Not even Fall Out Boy can “Save Rock and Roll,” but if Cinema Sleep is the future of post-hardcore rock, then all the Converse-loving, band shirt-wearing rocker kids will no longer have to borrow their parents’ old records. Cinema Sleep’s new album Truth for the Seeker is modern yet relevant and very unique, with a ’90s rock feel, classic rock guitar soloing, and sporadic hints of jazz.
Cinema Sleep (Standby Records) is a relatively new band, founded in early 2012 in Cincinnati, Ohio. Lead singer Brady Reis brings a guttural ’90s feel to their vocals while their lead guitarist and keyboardist, Alex Asch, gives them their jazz influence. The band’s revival of classic rock is refreshing and their sound cohesive, but stylistically they have room for growth as some of their songs lack unity.
Truth for the Seeker opens up with the song “Wild Card.” It’s catchy with strong guitar riffs and a perfect feel-good concert beat. With a simple yet effective bridge and spot-on guitar soloing, “Wild Card” makes me nostalgic in the best way possible.
What confuses me is the next song, “Inside My Hands.” By just the opening, you can tell it’s more modern with a different feel than “Wild Card.” The classic guitar soloing is still there, but halfway through the song, some minor screaming takes place and then it takes another turn, incorporating jazzy sounds. Every sound they utilize indicates profession and skill, but the jump from screaming to jazz is what throws me off.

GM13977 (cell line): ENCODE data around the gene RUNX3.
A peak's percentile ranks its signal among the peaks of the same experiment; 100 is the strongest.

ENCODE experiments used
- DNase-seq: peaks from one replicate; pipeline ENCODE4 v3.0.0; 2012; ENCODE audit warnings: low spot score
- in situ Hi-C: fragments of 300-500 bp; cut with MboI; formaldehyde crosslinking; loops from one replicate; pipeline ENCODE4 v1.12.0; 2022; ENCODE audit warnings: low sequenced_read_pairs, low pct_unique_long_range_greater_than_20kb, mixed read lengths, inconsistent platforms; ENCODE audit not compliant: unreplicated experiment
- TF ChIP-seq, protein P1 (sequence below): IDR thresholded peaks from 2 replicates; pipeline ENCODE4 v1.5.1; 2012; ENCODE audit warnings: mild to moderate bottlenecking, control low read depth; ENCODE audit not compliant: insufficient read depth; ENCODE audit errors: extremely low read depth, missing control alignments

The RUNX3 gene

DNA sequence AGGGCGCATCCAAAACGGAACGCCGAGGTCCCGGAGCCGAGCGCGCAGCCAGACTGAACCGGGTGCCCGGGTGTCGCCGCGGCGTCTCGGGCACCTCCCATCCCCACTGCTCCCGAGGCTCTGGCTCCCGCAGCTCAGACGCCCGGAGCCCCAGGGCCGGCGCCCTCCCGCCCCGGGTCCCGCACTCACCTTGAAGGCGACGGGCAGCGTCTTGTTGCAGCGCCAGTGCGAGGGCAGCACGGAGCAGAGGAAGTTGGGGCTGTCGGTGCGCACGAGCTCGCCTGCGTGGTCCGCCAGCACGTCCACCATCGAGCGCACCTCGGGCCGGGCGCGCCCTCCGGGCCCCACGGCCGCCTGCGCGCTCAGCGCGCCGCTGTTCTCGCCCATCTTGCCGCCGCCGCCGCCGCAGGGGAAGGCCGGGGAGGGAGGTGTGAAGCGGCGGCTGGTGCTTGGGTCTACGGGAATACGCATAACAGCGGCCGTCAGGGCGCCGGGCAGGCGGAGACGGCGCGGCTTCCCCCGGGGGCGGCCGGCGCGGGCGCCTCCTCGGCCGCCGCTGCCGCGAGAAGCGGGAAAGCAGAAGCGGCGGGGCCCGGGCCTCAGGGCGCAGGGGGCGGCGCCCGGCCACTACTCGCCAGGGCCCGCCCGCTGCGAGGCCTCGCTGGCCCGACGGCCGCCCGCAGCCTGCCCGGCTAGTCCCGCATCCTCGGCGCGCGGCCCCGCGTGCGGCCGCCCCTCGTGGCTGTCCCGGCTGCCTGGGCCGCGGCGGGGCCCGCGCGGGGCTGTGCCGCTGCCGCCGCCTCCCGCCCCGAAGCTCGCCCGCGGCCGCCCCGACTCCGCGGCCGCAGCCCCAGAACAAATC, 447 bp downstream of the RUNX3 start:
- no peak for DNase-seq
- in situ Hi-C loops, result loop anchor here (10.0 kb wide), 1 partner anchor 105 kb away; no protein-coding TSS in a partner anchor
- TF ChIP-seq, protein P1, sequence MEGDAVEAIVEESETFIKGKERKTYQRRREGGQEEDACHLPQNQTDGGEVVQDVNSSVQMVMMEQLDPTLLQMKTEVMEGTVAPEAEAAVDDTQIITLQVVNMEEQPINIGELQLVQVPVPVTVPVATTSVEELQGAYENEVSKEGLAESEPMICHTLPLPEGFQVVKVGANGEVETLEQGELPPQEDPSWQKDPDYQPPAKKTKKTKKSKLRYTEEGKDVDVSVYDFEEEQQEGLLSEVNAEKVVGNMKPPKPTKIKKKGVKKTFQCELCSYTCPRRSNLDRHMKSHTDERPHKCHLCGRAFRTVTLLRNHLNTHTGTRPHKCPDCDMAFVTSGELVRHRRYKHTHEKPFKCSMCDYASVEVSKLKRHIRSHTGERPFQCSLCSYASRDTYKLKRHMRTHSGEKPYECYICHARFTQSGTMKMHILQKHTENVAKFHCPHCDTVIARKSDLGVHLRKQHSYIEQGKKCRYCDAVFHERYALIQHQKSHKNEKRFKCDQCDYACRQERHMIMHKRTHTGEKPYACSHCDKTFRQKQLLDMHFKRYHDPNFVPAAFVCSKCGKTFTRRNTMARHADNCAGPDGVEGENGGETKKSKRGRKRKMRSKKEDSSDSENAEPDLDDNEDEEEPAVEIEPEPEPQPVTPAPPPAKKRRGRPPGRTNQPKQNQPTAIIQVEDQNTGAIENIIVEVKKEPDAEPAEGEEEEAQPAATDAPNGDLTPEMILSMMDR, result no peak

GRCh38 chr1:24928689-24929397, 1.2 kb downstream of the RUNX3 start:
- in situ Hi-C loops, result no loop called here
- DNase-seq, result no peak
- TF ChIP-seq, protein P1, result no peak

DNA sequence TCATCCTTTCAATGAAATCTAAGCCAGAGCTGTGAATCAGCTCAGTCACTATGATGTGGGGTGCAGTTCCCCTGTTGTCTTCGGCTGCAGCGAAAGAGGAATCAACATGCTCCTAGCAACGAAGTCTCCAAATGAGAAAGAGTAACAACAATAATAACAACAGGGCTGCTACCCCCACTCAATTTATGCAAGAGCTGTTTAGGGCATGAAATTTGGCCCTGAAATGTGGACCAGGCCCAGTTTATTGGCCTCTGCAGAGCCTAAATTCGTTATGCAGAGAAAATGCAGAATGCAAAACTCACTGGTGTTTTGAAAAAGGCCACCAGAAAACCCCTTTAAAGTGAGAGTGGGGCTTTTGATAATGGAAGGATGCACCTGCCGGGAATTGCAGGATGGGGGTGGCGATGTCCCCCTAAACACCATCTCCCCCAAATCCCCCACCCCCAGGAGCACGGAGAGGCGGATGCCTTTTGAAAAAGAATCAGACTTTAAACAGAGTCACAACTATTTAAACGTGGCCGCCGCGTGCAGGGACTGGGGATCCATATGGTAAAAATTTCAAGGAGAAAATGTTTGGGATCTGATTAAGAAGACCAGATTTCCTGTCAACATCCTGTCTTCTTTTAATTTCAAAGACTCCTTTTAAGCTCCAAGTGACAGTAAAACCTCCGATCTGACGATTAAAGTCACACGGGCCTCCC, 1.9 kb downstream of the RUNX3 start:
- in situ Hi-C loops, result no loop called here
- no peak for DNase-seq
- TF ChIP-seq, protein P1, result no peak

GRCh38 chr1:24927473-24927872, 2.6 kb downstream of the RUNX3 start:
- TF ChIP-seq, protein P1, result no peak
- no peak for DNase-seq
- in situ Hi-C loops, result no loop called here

The use of both styles together, however, does not bother me as much as the transition from one song to the next. It seems as if half of their songs are more modern than others, throwing the flow of the album slightly off balance. But with their unique effort and the incredible amount of potential they have, I expect time will only further enhance their opportunity for growth as a band.
My favorite song off the album by far is one of their more modern songs, “Dead Poets’ Society.” The vocals evoke much feeling and the chorus is catchy and memorable. The bridge is beautiful as well as effective and Reis’ transitional vocals from clean to rough are admirable. This song also excellently displays the honesty he brings forth lyrically.
Cinema Sleep doesn’t buy into the generic breakdowns and hateful lyrics that rock culture sometimes brings. As entertaining and as much loved as they usually are, it’s invigorating to hear lyrics that hold personal meaning and value from experience. Some of Reis’ themes include lost love, difficulty in relationships, and family.
For me, the overall feeling Truth for the Seeker brings is pure excitement. I can’t help but root for Cinema Sleep’s success because they seem genuine and dedicated to the music, not the scene. Plus, I really just want to hear some more fantastic guitar soloing. Cinema Sleep describes themselves as writing music that “makes you want to put down your sister’s eyeliner and rock out.” All I can say is thank goodness for rock and roll.